The leader of The American Legion praised today’s unanimous decision of the Supreme Court which ruled that the 120-day requirement to file an appeal with the Court of Appeals for Veterans Claims is not concrete – that an individual may take longer if circumstances warrant.
The court’s ruling will certainly make a difference in the outcomes of many veterans’ appeals,” said Jimmie L. Foster, national commander of the nation’s largest veterans organization which had filed an amicus brief in the case Henderson v. Shinseki.
Mr. Henderson served on active military duty from 1950 to 1952. He was discharged in 1952 after being diagnosed with paranoid schizophrenia, for which he has established service connection and currently has a 100 percent disability rating. In August of 2001, he filed a claim for monthly compensation with the Department of Veterans Affairs (“VA”) Regional Office (“RO”), based on his need for in-home care. The RO denied the claim, and he appealed to the Board. The appeal was denied on August 30, 2004. On January 12, 2005, Henderson filed a notice of appeal with the Veterans Court, fifteen days after the expiration of the 120-day appeal period.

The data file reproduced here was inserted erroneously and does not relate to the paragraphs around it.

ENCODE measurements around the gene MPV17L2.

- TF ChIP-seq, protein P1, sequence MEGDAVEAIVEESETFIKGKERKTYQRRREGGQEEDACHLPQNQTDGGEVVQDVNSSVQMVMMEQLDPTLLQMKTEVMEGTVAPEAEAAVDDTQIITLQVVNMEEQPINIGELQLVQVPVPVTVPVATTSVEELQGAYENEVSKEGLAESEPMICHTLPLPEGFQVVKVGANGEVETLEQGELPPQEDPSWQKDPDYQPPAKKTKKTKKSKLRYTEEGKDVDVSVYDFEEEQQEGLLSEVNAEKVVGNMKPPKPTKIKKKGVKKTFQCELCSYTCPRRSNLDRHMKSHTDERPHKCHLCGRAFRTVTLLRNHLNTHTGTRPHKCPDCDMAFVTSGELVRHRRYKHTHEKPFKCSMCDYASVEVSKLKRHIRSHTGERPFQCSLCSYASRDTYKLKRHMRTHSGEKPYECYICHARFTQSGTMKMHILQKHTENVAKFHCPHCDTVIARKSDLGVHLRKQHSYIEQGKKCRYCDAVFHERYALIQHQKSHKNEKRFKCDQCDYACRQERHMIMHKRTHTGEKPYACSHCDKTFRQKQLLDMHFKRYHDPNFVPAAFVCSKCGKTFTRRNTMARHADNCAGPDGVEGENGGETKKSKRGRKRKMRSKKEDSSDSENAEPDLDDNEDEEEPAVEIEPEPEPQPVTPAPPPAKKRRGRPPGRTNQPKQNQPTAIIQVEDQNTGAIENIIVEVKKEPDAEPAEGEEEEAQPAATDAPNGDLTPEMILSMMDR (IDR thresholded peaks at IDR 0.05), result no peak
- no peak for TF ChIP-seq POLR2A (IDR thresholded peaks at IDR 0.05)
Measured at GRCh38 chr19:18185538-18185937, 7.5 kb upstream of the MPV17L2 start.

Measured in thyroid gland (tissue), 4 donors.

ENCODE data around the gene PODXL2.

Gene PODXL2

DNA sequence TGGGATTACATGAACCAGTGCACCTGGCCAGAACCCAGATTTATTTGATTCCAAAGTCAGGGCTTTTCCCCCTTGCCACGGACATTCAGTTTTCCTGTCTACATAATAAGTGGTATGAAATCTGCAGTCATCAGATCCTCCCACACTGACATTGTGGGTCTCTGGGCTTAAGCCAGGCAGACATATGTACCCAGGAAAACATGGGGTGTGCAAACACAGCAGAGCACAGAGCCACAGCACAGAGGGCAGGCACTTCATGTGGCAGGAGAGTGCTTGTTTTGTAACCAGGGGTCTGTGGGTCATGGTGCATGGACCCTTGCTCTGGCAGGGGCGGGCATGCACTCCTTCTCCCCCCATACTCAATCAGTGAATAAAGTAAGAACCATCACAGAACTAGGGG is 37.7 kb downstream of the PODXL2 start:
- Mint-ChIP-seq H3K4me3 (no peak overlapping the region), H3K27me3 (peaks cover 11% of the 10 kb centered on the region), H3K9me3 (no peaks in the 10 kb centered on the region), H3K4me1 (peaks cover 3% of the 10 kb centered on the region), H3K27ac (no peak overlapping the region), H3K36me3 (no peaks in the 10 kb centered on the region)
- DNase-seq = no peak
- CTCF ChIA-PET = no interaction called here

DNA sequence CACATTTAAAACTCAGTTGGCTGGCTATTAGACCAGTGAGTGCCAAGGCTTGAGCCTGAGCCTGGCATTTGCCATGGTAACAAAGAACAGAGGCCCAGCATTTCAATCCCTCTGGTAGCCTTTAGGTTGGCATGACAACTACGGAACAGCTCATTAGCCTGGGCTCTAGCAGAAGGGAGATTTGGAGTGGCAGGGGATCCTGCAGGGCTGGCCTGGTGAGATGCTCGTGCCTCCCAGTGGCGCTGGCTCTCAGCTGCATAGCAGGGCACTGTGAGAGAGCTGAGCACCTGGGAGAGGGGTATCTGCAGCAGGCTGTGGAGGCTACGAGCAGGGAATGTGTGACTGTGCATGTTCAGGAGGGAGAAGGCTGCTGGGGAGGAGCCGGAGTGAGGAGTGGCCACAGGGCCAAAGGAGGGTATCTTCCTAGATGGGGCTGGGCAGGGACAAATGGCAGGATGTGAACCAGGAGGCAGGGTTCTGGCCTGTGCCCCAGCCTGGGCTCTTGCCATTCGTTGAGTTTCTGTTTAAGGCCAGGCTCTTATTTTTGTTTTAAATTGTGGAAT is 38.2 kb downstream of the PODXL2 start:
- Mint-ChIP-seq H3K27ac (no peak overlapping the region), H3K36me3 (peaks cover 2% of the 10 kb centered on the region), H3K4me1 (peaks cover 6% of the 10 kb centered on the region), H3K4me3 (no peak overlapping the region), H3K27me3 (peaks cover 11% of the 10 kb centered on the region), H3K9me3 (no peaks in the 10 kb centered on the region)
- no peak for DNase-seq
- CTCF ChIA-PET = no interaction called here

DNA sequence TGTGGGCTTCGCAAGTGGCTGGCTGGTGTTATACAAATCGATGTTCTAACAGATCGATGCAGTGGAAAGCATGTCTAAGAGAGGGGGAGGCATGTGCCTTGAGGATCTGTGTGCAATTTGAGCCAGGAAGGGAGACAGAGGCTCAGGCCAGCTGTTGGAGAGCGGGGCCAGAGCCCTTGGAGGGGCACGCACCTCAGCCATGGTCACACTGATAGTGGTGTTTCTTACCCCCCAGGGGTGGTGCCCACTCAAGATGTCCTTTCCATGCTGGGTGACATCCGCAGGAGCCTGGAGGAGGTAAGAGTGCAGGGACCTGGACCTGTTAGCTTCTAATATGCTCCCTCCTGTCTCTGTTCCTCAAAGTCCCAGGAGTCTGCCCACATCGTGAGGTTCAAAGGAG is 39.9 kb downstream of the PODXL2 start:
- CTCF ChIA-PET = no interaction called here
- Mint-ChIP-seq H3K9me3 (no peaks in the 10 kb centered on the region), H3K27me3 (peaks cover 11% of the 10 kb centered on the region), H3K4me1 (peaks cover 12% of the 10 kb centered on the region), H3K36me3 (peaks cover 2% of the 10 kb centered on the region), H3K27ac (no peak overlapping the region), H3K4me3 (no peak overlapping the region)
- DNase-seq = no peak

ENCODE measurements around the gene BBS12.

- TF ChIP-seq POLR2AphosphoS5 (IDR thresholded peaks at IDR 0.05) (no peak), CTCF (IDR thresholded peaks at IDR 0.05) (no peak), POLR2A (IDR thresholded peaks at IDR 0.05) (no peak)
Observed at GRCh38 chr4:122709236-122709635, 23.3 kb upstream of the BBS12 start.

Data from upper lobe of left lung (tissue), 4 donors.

In its ruling, the court held that the deadline for filing a notice of appeal with the Veterans Court can be modified for good cause.
“Our veterans sacrifice so very much serving in combat thousands of miles from home,” Foster said. “They deserve every opportunity and consideration in applying for the benefits they earned through their service. The American Legion is proud to have been a friend of the court in this litigation.”